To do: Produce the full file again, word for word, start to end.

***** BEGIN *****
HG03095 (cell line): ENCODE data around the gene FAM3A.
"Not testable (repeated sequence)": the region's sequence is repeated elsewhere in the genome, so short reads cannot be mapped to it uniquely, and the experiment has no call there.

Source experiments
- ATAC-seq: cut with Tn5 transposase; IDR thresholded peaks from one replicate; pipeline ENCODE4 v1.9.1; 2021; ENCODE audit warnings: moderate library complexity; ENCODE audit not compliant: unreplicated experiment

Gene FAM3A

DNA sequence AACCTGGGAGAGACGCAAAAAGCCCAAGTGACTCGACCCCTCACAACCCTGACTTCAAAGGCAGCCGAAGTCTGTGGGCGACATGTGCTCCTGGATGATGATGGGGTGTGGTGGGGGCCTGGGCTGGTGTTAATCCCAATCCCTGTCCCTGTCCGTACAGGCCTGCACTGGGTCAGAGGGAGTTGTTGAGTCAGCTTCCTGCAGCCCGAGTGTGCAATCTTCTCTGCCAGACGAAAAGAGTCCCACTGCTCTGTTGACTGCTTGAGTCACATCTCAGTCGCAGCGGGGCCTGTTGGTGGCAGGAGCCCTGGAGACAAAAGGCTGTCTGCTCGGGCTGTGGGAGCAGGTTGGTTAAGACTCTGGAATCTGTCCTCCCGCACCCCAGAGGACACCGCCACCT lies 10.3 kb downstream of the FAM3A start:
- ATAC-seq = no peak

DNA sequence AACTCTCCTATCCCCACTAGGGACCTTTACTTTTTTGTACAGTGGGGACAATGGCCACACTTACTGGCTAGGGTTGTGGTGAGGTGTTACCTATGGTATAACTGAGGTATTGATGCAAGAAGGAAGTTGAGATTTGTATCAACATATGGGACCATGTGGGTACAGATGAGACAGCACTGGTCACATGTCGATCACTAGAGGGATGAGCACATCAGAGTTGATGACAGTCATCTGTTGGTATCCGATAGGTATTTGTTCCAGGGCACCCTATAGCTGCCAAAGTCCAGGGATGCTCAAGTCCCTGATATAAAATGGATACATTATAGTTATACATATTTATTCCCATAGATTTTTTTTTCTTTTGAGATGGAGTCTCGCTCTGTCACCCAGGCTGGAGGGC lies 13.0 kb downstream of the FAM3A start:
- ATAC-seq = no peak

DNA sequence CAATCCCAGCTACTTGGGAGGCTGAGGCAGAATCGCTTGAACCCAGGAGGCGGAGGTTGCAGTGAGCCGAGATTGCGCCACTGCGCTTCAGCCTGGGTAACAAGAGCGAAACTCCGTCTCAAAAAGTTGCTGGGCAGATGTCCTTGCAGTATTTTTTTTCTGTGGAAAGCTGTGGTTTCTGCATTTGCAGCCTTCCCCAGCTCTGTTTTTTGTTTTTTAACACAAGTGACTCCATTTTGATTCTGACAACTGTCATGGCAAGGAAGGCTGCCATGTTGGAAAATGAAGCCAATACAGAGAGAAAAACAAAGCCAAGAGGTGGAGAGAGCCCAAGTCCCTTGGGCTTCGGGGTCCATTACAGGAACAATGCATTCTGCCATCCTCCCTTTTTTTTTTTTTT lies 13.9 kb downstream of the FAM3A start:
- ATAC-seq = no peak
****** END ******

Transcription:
HG03095 (cell line): ENCODE data around the gene FAM3A.
"Not testable (repeated sequence)": the region's sequence is repeated elsewhere in the genome, so short reads cannot be mapped to it uniquely, and the experiment has no call there.

Source experiments
- ATAC-seq: cut with Tn5 transposase; IDR thresholded peaks from one replicate; pipeline ENCODE4 v1.9.1; 2021; ENCODE audit warnings: moderate library complexity; ENCODE audit not compliant: unreplicated experiment

Gene FAM3A

DNA sequence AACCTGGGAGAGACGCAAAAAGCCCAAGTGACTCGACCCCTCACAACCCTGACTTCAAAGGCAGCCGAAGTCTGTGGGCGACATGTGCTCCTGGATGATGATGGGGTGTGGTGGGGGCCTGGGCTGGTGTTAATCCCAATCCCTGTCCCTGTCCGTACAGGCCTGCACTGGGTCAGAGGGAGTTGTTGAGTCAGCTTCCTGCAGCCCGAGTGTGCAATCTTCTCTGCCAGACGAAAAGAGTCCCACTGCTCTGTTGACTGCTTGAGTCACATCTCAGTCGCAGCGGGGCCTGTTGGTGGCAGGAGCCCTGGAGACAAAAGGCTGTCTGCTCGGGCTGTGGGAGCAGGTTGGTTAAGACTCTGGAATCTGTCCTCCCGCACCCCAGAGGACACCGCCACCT lies 10.3 kb downstream of the FAM3A start:
- ATAC-seq = no peak

DNA sequence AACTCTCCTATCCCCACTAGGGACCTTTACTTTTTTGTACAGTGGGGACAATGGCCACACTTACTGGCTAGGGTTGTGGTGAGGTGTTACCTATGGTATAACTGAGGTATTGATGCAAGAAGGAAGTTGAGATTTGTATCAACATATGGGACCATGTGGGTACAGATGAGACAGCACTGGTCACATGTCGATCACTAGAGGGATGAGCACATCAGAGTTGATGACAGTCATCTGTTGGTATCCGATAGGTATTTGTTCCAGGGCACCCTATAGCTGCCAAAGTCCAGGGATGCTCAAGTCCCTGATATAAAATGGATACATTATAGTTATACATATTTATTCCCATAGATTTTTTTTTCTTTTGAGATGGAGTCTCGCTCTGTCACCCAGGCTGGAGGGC lies 13.0 kb downstream of the FAM3A start:
- ATAC-seq = no peak

DNA sequence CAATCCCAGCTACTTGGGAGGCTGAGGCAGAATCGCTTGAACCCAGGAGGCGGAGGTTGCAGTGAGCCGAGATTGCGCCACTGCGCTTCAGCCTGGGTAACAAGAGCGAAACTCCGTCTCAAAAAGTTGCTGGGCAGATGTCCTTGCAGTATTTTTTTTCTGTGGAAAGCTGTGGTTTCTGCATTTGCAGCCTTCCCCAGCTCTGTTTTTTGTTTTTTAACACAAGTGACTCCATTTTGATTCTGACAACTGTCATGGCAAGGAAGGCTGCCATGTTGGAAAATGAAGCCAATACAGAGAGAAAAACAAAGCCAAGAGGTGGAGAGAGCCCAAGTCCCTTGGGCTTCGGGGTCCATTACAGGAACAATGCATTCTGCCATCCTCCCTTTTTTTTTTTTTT lies 13.9 kb downstream of the FAM3A start:
- ATAC-seq = no peak